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Letter 2654

Darwin, C. R. to Powell, Baden

18 Jan [1860]

    Summary Add

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    CD is pleased by BP's appreciative opinion of Origin. He never intended to claim that he originated the doctrine that species have not been independently created. The only novelty in his work is the attempt to explain how species became modified and how the theory of descent explains large classes of facts. If he has taken anything from BP, he has done so unconsciously. Gives names of those he would have mentioned in any account of authors who maintained that species have not been separately created.

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    CD greatly admires BP's Philosophy of creation.

Transcription

Down Bromley Kent

Jan. 18th

My dear Sir

I am much pleased by your approbation of my book, as everyone must admit that you are a master in philosophical logic; I am the more pleased at this, as one eminent scientific man writes to me that I have violated the whole spirit of inductive philosophy.

My health was so poor, whilst I wrote the Book, that I was unwilling to add in the least to my labour; therefore I attempted no history of the subject; nor do I think that I was bound to do so. I just alluded indeed to the Vestiges & I am now heartily sorry I did so. No educated person, not even the most ignorant, could suppose that I meant to arrogate to myself the origination of the doctrine that species had not been independently created. The only novelty in my work is the attempt to explain how species become modified, & to a certain extent how the theory of descent explains certain large classes of facts; & in these respects I received no assistance from my predecessors. To the best of my belief I have acknowledged with pleasure all the chief facts & generalisations which I have borrowed. If I have taken anything from you, I assure you it has been unconsciously; but I will reread your Essay. Had I alluded to those authors who have maintained, with more or less ability, that species have not been separately created, I should have felt myself bound to have given some account of all; namely, passing over the ancients, Buffon (?) Lamarck (by the way his erroneous views were curiously anticipated by my Grandfather), Geoffry St. Hilaire & especially his son Isidore; Naudin; Keyserling; an American (name this minute forgotten); the Vestiges of Creation; I believe some Germans. Herbert Spencer; & yourself.—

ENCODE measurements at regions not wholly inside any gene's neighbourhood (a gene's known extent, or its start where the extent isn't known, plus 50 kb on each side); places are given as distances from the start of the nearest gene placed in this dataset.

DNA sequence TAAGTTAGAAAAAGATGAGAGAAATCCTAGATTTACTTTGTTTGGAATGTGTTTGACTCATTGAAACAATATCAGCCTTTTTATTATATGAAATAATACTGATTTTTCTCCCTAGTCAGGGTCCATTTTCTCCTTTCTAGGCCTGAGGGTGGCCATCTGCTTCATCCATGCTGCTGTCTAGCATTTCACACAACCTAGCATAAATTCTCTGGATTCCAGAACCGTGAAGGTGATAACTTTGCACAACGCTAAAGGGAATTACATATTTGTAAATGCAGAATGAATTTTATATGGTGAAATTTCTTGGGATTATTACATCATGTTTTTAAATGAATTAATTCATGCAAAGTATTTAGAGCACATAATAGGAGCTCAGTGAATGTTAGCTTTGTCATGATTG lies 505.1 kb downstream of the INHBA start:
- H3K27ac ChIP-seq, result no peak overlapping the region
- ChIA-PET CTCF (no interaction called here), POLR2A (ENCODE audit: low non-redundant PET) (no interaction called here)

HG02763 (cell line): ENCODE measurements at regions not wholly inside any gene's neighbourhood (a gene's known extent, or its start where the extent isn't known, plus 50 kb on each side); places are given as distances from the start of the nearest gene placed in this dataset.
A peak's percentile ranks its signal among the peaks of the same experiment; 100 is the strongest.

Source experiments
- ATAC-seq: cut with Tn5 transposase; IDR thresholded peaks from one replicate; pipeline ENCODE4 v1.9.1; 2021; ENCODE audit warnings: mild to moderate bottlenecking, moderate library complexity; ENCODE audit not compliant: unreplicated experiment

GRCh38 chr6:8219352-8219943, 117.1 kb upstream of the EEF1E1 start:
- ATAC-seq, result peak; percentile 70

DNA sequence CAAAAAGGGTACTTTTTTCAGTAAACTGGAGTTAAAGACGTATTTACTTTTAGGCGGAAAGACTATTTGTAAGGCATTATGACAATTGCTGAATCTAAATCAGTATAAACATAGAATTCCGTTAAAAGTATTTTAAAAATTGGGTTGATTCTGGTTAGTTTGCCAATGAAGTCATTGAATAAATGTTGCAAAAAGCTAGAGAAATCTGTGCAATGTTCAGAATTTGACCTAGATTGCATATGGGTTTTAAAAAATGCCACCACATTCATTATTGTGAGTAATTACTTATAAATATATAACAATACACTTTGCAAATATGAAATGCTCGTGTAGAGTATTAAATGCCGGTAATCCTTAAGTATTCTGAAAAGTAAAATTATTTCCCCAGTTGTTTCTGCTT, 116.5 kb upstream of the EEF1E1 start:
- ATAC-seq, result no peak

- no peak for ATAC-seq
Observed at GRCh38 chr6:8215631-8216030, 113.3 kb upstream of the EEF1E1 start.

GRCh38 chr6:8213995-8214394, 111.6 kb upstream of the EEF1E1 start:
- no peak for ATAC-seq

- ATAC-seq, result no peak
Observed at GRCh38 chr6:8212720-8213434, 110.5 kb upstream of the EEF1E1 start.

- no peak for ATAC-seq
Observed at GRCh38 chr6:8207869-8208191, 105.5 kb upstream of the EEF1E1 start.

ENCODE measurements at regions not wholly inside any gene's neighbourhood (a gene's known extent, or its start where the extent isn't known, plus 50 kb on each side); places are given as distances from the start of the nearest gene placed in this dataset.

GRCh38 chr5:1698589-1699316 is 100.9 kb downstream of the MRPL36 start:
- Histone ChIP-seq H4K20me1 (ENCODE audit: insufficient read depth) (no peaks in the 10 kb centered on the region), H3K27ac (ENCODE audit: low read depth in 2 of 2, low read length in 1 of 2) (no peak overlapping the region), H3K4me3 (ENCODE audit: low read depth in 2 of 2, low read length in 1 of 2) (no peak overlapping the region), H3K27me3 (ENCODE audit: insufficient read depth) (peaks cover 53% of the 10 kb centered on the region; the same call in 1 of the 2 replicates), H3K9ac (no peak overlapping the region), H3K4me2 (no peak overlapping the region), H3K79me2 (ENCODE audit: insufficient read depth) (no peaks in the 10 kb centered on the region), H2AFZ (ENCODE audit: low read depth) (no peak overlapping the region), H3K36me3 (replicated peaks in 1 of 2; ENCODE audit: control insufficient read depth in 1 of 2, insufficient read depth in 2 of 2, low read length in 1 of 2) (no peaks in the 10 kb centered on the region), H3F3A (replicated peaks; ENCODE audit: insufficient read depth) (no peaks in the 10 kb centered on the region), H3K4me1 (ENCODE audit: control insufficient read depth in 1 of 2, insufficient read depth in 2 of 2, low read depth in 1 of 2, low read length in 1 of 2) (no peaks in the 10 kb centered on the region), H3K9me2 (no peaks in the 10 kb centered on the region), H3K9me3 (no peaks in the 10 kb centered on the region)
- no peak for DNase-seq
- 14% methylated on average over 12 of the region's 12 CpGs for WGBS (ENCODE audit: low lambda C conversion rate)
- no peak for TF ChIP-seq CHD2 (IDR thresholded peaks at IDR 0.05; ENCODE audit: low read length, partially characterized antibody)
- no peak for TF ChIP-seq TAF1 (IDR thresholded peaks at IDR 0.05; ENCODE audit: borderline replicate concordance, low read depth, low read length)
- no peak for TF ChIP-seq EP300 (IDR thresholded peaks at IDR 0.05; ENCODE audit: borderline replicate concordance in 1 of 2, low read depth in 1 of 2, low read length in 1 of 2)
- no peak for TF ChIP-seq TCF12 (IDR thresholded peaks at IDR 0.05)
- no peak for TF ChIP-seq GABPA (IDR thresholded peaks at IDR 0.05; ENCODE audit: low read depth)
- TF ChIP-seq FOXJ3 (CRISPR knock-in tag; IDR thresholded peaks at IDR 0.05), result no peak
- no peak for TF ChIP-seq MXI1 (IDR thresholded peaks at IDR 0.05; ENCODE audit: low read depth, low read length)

The task would have been not a little difficult, & belongs rather to the Historian of Science than to me. I ought also to have alluded to chief maintainers of opposite doctrines.— I had intended in my larger book to have attempted some such history; but my own catalogue frightens me. I will, however, consult some scientific friends & be guided by their advice.